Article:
San Diego State’s epic collapse against Boise State isn’t even its worst meltdown

Posted: 02/28/2016 in basketball, San Diego State low points
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San Diego State clinched the Mountain West regular-season title on Wednesday and it prompted me to dissect the squad.

It seemed a little surreal that the Aztecs were 14-1 in the conference – doesn’t matter if the league is down, 14-1 is hard to do – but I quickly realized the following:

We still have no idea if San Diego State is really any good or not.

I’m thinking we might have moved closer to the answer on Saturday when the Aztecs collapsed against Boise State by allowing the final 12 points to drop a 66-63 decision.

There was no clutch free-throw shooting, there were sloppy defensive breakdowns and … worse … there was no killer instinct against a team missing its top player in James Webb III.

And because of all that, a nine-point lead with 1:04 to play evaporated.

Oh yeah, the 164-game winning streak when leading with five minutes to play also disappeared.

But it wasn’t the worst meltdown of San Diego State’s Mountain West era. I covered the worst collapse back in 2005 when the Aztecs led UNLV by 10 points with 20 seconds to play and managed to choke the game way.

San Diego State thought the game was in the victory column but somebody forgot to tell the Rebels.

UNLV tallied 23 points over the final 1 minute, 45 seconds of regulation and forced overtime on Curtis Terry’s 3-pointer with no time remaining and then won the game in overtime.

Here was the beginning of my story from that Saturday afternoon game:

There were 62 seconds left in regulation when Marcus Slaughter began acknowledging the crowd, waving his arms to encourage the Cox Arena fans to salute an apparent San Diego State basketball victory.

With 28.5 seconds left, Matt Thomas hit two free throws to give the Aztecs a 10-point lead.

What followed was an abrupt collapse reminiscent of the stock market’s steep fall in 1929.

The Aztecs plunged to a new low by disintegrating over the rest of regulation to help Nevada-Las Vegas score an improbable 93-91 overtime victory before 5,897 stunned fans on Saturday.

Kind of funny to recall that the Aztecs were still only getting crowds that filled up half the arena 11 years ago.

But what people also forget is that San Diego State team fell apart after the loss to the Rebels. The defeat was the beginning of a six-game losing skid as the Aztecs lost seven of their final eight games.

That 11-18 season marks the last time San Diego State has compiled a losing record.

So now we get to see how this version bounces back.

Will there be a confidence hit and a hangover that stretches over to future games? Or will there be a much better brand of resiliency than what the 2004-05 squad led by Brandon Heath and Slaughter displayed?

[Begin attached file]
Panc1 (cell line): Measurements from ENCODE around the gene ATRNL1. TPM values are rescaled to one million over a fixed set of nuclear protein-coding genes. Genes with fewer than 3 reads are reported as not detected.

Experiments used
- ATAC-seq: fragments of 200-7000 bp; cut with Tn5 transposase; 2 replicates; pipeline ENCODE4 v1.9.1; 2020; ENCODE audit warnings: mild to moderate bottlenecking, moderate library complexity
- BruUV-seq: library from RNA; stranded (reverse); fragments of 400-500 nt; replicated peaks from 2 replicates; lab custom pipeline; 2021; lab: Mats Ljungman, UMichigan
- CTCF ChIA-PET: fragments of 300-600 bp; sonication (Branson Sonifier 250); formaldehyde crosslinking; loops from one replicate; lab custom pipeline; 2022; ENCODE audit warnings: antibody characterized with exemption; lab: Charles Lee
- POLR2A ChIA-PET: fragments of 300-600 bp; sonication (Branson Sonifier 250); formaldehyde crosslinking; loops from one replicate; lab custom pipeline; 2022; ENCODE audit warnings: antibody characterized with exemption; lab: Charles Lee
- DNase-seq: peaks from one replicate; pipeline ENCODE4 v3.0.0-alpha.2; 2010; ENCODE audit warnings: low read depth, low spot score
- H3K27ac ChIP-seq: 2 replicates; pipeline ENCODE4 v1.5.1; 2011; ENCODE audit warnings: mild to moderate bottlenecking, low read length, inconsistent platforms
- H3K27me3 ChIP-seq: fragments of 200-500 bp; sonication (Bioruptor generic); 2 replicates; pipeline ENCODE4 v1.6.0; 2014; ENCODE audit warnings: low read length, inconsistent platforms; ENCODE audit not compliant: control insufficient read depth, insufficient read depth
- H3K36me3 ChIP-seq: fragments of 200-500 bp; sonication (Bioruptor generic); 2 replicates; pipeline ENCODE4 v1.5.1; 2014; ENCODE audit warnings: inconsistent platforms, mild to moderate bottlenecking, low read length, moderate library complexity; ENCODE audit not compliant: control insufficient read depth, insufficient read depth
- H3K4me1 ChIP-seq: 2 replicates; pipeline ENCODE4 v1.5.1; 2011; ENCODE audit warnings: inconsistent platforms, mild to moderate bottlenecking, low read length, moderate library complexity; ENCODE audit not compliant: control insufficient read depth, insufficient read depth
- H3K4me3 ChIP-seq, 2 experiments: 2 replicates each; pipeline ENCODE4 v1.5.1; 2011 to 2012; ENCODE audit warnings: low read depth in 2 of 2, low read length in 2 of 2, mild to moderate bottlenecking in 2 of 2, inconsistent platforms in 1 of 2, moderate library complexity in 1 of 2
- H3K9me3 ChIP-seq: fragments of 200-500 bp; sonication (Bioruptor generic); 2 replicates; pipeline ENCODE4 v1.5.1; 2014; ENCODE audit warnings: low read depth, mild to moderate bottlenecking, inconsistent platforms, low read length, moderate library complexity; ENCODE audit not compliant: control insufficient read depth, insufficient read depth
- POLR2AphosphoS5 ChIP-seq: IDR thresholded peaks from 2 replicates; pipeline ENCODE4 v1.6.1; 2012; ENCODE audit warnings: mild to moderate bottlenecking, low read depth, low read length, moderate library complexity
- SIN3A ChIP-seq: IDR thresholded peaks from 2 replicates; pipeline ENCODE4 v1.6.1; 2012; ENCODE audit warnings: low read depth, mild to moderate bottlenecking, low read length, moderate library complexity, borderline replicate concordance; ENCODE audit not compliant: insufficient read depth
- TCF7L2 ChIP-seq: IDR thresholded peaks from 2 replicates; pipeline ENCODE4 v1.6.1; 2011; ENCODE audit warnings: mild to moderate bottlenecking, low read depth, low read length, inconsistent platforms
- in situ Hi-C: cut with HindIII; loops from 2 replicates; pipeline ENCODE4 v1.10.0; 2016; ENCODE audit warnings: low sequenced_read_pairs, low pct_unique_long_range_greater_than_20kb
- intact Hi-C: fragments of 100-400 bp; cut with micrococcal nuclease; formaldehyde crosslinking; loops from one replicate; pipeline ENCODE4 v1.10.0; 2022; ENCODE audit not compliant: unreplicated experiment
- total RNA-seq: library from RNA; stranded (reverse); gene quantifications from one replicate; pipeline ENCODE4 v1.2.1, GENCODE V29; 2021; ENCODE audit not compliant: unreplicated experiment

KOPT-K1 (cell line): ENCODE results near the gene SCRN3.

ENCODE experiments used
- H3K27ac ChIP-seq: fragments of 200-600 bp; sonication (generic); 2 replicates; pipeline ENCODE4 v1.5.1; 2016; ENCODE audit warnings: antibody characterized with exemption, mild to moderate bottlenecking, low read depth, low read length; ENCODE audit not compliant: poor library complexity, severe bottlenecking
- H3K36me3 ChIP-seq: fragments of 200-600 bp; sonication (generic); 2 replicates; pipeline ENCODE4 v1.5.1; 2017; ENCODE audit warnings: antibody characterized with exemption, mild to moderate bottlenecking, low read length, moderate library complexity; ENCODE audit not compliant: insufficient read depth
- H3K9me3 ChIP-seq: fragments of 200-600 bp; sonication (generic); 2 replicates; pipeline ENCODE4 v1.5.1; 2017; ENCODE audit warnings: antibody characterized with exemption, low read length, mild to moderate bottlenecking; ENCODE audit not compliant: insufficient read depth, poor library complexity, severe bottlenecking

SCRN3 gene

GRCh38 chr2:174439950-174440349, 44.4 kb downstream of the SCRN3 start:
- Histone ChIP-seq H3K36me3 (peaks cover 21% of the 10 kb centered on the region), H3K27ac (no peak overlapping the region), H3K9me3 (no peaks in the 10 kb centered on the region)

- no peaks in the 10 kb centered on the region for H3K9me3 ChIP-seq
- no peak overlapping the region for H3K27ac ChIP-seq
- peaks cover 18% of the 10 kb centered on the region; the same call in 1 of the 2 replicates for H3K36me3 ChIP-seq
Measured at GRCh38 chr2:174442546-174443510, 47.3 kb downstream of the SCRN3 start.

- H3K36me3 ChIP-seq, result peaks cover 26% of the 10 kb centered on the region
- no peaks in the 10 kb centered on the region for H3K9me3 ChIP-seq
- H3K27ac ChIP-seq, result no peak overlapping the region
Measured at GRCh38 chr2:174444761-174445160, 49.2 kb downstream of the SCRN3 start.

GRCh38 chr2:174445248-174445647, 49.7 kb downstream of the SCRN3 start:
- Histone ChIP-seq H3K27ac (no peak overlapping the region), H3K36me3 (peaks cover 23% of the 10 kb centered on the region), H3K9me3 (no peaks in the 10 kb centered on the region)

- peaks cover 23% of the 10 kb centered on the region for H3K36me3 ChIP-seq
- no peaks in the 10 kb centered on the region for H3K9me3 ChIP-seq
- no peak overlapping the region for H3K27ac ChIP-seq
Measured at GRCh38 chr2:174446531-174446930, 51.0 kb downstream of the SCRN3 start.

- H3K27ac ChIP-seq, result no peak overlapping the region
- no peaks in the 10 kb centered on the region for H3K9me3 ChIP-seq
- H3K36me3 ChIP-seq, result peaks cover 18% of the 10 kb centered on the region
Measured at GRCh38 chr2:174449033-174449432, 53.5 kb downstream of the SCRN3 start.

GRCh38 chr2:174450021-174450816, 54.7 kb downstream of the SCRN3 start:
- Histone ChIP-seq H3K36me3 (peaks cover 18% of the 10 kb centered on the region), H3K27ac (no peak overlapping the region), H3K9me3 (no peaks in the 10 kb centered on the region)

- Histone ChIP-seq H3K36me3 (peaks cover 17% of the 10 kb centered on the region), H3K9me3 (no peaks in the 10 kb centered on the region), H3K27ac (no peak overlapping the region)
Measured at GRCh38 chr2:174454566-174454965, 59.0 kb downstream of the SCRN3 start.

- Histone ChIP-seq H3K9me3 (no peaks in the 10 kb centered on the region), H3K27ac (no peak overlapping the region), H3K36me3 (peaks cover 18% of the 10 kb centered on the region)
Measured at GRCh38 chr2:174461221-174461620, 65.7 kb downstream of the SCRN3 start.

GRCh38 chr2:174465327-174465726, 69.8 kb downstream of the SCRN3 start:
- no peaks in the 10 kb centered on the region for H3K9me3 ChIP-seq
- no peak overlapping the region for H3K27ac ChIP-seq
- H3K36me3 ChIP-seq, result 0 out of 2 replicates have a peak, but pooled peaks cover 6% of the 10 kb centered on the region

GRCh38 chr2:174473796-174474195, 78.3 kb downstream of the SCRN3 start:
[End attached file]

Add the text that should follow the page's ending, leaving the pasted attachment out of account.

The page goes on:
What I do know is the Aztecs (21-8 overall) are now 14-2 in the Mountain West and that is no longer going to be good enough when it comes to the NCAA tournament selection committee.

When thinking it out the other night, I concluded a 17-1 conference mark and two Mountain West tourney wins would sew up an NCAA berth despite the shaky resume that doesn’t have many quality victories.

But that isn’t happening now. San Diego State now needs to play its way into the NCAA field.

Fail to win that tournament and the Aztecs can await on either the NIT or CBI to come calling.

That’s the position the Aztecs put themselves in with Saturday’s collapse.

San Diego State missed seven consecutive free throws during the meltdown. Seven.

That’s no way to win a game.

“If you have seven free throws, you have to be able to make a couple of them,” coach Steve Fisher said afterward. “It’s easy for anybody to say, but sometimes that rim gets tighter and tighter when you miss a couple.”

You have to figure Fisher never thought he’d never see another UNLV-type collapse.

Of course, there also is the infamous NCAA tournament collapse when the Aztecs had Indiana beat in 2006 with less than a half-minute to play and fell apart and lost the game.

The writer who covered the team for the San Diego Union-Tribune at the time came running toward me in the media room in Salt Lake City and he was screaming: “They choked. They f—ing choked.”

And for one of the few times ever, that guy was right.

Now the Boise State game gets added into the category of infamous San Diego State meltdowns. And something Fisher said after the UNLV loss could have been uttered again after the collapse against the Broncos.

“This was a game that you could replay a thousand times and you can’t lose that game, but we did,” Fisher said back then. “Unfortunately, it happened to us.”

And somehow it happened to them again.

 

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